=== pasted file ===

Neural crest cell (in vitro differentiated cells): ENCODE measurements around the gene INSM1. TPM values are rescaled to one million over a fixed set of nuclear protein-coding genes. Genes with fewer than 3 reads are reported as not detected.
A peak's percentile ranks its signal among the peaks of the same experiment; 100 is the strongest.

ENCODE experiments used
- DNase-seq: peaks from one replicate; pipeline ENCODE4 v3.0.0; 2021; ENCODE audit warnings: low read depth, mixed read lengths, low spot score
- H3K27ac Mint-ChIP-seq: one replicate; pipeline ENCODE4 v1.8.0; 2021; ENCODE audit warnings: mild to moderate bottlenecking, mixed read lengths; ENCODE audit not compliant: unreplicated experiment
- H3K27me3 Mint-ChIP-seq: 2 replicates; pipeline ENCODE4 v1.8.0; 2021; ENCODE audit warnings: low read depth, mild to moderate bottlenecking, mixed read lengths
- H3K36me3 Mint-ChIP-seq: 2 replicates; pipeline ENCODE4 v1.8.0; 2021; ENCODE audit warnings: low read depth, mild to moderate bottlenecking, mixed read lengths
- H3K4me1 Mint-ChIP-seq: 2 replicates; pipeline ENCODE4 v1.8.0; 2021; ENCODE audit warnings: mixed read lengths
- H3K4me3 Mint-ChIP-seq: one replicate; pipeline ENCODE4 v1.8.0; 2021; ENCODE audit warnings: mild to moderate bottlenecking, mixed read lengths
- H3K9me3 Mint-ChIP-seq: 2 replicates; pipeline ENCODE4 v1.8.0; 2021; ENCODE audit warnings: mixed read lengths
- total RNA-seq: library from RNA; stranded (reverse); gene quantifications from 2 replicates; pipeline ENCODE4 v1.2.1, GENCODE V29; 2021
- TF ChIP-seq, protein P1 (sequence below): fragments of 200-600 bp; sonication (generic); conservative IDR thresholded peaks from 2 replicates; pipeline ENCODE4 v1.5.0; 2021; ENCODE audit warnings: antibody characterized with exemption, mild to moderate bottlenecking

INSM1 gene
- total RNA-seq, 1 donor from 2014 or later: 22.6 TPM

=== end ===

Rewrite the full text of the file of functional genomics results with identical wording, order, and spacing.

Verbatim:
Neural crest cell (in vitro differentiated cells): ENCODE measurements around the gene INSM1. TPM values are rescaled to one million over a fixed set of nuclear protein-coding genes. Genes with fewer than 3 reads are reported as not detected.
A peak's percentile ranks its signal among the peaks of the same experiment; 100 is the strongest.

ENCODE experiments used
- DNase-seq: peaks from one replicate; pipeline ENCODE4 v3.0.0; 2021; ENCODE audit warnings: low read depth, mixed read lengths, low spot score
- H3K27ac Mint-ChIP-seq: one replicate; pipeline ENCODE4 v1.8.0; 2021; ENCODE audit warnings: mild to moderate bottlenecking, mixed read lengths; ENCODE audit not compliant: unreplicated experiment
- H3K27me3 Mint-ChIP-seq: 2 replicates; pipeline ENCODE4 v1.8.0; 2021; ENCODE audit warnings: low read depth, mild to moderate bottlenecking, mixed read lengths
- H3K36me3 Mint-ChIP-seq: 2 replicates; pipeline ENCODE4 v1.8.0; 2021; ENCODE audit warnings: low read depth, mild to moderate bottlenecking, mixed read lengths
- H3K4me1 Mint-ChIP-seq: 2 replicates; pipeline ENCODE4 v1.8.0; 2021; ENCODE audit warnings: mixed read lengths
- H3K4me3 Mint-ChIP-seq: one replicate; pipeline ENCODE4 v1.8.0; 2021; ENCODE audit warnings: mild to moderate bottlenecking, mixed read lengths
- H3K9me3 Mint-ChIP-seq: 2 replicates; pipeline ENCODE4 v1.8.0; 2021; ENCODE audit warnings: mixed read lengths
- total RNA-seq: library from RNA; stranded (reverse); gene quantifications from 2 replicates; pipeline ENCODE4 v1.2.1, GENCODE V29; 2021
- TF ChIP-seq, protein P1 (sequence below): fragments of 200-600 bp; sonication (generic); conservative IDR thresholded peaks from 2 replicates; pipeline ENCODE4 v1.5.0; 2021; ENCODE audit warnings: antibody characterized with exemption, mild to moderate bottlenecking

INSM1 gene
- total RNA-seq, 1 donor from 2014 or later: 22.6 TPM